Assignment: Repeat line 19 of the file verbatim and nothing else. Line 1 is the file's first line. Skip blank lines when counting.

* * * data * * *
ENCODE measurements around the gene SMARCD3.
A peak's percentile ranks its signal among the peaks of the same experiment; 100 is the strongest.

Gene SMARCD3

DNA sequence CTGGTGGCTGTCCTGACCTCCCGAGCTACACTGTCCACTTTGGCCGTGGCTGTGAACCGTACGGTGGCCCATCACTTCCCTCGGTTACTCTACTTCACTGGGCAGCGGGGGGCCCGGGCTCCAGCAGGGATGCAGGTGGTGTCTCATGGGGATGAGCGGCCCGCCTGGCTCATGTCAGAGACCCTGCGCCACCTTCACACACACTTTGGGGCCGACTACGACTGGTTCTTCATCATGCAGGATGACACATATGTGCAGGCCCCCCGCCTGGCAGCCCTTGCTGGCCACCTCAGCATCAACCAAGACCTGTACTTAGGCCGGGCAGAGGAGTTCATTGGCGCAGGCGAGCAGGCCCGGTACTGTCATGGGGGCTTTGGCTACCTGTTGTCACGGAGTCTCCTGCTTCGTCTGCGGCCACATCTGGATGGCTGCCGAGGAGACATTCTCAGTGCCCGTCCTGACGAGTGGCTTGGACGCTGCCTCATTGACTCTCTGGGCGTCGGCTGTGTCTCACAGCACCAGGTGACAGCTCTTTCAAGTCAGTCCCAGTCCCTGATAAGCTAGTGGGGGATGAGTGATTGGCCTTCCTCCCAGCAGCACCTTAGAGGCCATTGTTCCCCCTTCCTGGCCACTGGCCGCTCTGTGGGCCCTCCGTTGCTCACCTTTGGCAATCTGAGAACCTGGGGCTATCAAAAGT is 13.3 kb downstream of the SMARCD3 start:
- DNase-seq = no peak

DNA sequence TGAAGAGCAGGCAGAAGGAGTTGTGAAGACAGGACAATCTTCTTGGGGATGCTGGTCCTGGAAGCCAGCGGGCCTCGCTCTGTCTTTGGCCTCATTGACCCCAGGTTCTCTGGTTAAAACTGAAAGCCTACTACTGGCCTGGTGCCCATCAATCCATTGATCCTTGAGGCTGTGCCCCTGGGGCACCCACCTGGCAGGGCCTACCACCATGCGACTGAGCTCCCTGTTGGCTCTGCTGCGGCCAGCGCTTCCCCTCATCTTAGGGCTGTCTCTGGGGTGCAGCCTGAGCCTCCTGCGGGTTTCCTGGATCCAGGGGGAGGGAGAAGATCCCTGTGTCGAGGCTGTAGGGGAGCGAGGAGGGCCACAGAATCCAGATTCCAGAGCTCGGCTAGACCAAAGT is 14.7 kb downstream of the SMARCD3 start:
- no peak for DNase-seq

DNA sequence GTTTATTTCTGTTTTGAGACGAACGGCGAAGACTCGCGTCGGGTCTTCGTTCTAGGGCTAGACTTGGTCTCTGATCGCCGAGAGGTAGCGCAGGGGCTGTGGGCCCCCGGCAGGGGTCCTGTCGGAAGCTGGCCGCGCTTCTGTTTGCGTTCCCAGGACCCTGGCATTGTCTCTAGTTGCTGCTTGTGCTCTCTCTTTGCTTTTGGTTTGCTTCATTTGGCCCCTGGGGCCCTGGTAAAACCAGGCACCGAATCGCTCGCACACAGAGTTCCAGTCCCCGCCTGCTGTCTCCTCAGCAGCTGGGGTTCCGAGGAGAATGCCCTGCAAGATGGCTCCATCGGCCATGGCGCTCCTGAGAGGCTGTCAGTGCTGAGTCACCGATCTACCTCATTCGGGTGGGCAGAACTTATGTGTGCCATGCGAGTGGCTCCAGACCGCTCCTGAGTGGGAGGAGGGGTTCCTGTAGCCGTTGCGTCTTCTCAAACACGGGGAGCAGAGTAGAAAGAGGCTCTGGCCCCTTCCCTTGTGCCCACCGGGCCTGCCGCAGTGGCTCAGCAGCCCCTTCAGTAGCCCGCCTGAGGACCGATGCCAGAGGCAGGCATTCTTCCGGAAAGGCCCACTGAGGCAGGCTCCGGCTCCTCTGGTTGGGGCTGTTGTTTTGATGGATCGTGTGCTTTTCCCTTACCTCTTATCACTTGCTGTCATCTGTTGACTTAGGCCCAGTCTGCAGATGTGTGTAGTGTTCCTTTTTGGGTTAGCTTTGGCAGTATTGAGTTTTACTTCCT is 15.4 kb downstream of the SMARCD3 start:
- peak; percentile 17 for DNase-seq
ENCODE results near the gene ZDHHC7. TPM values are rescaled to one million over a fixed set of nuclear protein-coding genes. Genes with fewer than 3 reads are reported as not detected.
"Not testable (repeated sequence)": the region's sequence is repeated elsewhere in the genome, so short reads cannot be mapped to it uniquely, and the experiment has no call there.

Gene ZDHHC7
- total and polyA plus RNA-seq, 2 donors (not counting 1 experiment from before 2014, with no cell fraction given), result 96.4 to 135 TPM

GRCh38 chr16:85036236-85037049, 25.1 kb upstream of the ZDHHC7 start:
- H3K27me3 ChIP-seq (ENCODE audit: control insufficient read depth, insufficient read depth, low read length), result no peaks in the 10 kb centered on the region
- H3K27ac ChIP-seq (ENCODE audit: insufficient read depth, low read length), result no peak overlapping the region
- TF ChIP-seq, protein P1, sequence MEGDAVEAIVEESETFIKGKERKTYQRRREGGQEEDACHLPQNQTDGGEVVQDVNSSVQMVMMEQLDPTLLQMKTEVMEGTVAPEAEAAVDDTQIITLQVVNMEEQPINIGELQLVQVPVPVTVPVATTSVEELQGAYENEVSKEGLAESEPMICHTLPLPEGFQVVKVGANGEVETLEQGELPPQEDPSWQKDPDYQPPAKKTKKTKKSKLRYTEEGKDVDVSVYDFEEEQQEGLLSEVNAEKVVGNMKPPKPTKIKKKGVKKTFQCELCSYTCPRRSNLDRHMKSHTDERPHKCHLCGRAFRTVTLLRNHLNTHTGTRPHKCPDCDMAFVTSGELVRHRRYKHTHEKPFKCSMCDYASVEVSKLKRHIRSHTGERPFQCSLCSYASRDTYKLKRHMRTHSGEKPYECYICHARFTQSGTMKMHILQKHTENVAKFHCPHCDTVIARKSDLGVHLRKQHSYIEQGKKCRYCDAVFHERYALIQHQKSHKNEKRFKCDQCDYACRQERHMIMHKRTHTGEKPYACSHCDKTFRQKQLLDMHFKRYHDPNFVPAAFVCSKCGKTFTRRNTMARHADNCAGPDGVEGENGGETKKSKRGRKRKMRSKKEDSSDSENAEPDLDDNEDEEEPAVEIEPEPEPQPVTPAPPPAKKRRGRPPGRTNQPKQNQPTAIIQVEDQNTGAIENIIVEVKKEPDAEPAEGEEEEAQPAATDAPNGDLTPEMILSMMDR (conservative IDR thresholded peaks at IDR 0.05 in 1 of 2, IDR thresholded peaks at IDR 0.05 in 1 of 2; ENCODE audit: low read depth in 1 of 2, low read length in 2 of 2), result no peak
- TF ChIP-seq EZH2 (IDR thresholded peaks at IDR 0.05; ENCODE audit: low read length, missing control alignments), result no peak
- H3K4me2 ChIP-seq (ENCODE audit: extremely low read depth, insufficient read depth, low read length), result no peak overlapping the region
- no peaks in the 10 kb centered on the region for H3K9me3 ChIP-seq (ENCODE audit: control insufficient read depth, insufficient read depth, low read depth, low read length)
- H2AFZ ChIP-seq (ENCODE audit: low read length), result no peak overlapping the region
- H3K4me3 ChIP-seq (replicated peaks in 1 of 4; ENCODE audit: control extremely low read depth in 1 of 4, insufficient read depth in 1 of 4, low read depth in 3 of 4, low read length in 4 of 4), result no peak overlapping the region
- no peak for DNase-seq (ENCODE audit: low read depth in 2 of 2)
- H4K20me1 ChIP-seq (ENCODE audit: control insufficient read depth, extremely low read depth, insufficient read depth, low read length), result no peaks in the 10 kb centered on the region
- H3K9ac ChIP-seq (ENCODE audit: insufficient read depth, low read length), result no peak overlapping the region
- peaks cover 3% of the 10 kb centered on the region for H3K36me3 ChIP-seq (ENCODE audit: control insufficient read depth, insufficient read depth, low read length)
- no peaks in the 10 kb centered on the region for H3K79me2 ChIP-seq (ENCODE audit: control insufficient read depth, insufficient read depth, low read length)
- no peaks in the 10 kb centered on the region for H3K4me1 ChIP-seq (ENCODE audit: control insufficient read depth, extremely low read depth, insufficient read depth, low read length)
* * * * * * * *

- H3K4me2 ChIP-seq (ENCODE audit: extremely low read depth, insufficient read depth, low read length), result no peak overlapping the region